12. YOU'VE PROBABLY HEARD HER MUSIC IN RECENT HITS.

Rihanna sang a few verses of Simone’s “Do What You Gotta Do” on Kanye West’s The Life of Pablo. He’s clearly a superfan: “Blood on the Leaves” and his duet with Jay Z, “New Day,” feature Simone samples as well, along with Lil’ Wayne’s “Dontgetit,” Common’s “Misunderstood” and a host of other tracks.

13. HER MUSIC IS STILL BEING PERFORMED.

Nina Revisited… A Tribute to Nina Simone was released along with the Netflix documentary in 2015. On the album, Lauryn Hill, Jazmine Sullivan, Usher, Alice Smith, and more paid tribute to the legend by performing covers of 16 of her most famous tracks.

nextArticle.image_alt|e
Kevork Djansezian, Getty Images
arrow
Pop Culture
"Weird Al" Yankovic Is Getting the Funko Treatment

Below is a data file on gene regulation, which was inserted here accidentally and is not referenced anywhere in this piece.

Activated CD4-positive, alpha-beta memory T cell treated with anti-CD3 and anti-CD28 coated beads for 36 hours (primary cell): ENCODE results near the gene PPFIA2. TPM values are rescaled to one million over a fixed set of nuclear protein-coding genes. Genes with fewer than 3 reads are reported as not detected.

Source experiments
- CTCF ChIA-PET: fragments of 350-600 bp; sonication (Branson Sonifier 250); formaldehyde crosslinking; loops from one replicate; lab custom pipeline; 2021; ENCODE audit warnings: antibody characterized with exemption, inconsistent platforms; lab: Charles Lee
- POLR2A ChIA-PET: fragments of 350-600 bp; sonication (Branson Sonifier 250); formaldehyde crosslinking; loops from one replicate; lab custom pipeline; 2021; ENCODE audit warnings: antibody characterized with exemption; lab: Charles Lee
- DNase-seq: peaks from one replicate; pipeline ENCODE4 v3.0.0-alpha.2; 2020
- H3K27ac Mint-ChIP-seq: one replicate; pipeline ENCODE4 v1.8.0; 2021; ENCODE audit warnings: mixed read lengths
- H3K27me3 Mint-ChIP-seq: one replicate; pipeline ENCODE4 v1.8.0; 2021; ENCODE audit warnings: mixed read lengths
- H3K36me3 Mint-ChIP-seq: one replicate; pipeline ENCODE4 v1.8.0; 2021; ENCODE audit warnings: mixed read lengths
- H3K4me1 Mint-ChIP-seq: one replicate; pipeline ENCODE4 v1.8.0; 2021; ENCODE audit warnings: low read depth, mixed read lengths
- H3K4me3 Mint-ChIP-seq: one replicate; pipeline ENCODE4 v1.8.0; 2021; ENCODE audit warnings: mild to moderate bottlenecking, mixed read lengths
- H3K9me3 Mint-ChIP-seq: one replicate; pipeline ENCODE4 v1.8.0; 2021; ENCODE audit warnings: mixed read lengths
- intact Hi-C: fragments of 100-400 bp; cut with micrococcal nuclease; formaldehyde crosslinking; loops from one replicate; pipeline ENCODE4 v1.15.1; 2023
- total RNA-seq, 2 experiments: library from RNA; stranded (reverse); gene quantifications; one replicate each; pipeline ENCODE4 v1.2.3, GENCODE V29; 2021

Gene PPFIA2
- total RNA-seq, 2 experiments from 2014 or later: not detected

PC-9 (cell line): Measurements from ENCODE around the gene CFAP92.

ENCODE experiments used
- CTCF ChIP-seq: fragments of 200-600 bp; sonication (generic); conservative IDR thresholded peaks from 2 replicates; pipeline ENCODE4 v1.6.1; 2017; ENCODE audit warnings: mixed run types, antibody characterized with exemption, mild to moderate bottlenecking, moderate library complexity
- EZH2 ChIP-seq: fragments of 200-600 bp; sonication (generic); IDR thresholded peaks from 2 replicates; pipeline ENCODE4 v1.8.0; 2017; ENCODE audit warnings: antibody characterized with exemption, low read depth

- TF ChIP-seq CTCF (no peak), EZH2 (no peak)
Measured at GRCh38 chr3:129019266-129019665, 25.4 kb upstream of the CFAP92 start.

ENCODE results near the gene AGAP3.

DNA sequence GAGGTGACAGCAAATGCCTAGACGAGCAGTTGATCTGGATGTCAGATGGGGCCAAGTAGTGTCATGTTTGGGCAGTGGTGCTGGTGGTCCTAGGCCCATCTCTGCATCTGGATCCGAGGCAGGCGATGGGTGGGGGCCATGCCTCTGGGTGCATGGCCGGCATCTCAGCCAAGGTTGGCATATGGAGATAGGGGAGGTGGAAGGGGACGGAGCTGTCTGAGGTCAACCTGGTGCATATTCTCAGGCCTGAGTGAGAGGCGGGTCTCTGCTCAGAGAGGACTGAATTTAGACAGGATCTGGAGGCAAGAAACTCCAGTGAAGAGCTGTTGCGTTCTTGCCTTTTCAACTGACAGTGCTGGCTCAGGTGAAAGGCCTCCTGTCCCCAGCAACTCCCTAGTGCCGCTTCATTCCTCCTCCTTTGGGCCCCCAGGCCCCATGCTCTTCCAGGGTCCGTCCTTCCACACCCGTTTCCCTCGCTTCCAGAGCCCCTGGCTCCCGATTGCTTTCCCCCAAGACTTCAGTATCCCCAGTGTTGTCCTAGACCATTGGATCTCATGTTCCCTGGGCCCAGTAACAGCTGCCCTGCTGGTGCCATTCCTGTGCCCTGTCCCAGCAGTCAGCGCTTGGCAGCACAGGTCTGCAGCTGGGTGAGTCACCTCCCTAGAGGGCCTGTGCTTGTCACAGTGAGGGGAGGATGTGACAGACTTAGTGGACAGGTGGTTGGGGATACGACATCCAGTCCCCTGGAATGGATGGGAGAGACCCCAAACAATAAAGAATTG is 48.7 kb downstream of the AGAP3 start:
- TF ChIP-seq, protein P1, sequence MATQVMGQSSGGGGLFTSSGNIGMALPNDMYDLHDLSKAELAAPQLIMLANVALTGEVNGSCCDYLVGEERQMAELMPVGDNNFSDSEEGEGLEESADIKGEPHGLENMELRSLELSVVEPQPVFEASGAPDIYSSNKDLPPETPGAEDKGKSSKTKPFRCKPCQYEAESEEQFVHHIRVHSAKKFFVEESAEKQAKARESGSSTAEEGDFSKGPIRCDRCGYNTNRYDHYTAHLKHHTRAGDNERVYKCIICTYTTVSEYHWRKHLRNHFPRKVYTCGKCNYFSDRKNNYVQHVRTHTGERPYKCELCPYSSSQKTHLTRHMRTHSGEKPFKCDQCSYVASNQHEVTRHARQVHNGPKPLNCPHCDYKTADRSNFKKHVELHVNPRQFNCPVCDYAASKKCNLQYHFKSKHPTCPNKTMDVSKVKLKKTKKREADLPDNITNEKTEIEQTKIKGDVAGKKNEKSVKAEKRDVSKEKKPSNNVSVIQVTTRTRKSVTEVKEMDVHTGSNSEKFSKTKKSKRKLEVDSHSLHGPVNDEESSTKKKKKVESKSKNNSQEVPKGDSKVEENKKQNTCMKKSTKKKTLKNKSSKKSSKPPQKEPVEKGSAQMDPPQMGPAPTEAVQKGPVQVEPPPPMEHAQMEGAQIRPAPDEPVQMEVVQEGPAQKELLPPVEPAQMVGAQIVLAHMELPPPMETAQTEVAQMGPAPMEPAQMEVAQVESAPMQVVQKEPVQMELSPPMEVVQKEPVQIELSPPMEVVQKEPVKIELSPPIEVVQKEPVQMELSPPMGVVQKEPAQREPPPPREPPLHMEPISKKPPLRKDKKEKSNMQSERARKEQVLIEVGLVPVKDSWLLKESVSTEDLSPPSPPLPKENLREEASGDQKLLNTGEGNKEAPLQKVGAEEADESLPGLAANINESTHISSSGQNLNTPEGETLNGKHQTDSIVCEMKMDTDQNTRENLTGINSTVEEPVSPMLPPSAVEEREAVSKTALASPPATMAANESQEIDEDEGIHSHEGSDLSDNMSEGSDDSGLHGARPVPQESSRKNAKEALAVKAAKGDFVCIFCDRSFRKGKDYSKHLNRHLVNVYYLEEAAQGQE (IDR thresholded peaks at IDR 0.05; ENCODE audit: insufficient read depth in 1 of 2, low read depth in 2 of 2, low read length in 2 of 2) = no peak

Kevork Djansezian, Getty Images
Kevork Djansezian, Getty Images

Though the New York Toy Fair—the largest trade show for playthings in the western hemisphere—won't officially kick off until Saturday, February 17, kids and kids-at-heart are already finding much to get excited about as the world's biggest toy companies ready to unleash their newest wares on the world. One item that has gotten us—and fans of fine parody songs everywhere—excited is "Weird Al" Yankovic's induction into the Funko Pop! family. The accordion-loving songwriter behind hits like "Eat It," "White & Nerdy," "Amish Paradise," and "Smells Like Nirvana" shared the news via Twitter, and included what we can only hope is a final rendering of his miniaturized, blockheaded vinyl likeness:

In late December, Funko announced that a Weird Al toy would be coming in 2018 as part of the beloved brand's Pop Rocks series. Though we know he'll be joined by Alice Cooper, Kurt Cobain, Elton John, and the members of Mötley Crüe, there's no word yet on exactly when you’ll be able to get your hands on Pop! Al. But knowing that he's coming is enough … for now.

SECTIONS

arrow
LIVE SMARTER
More from mental floss studios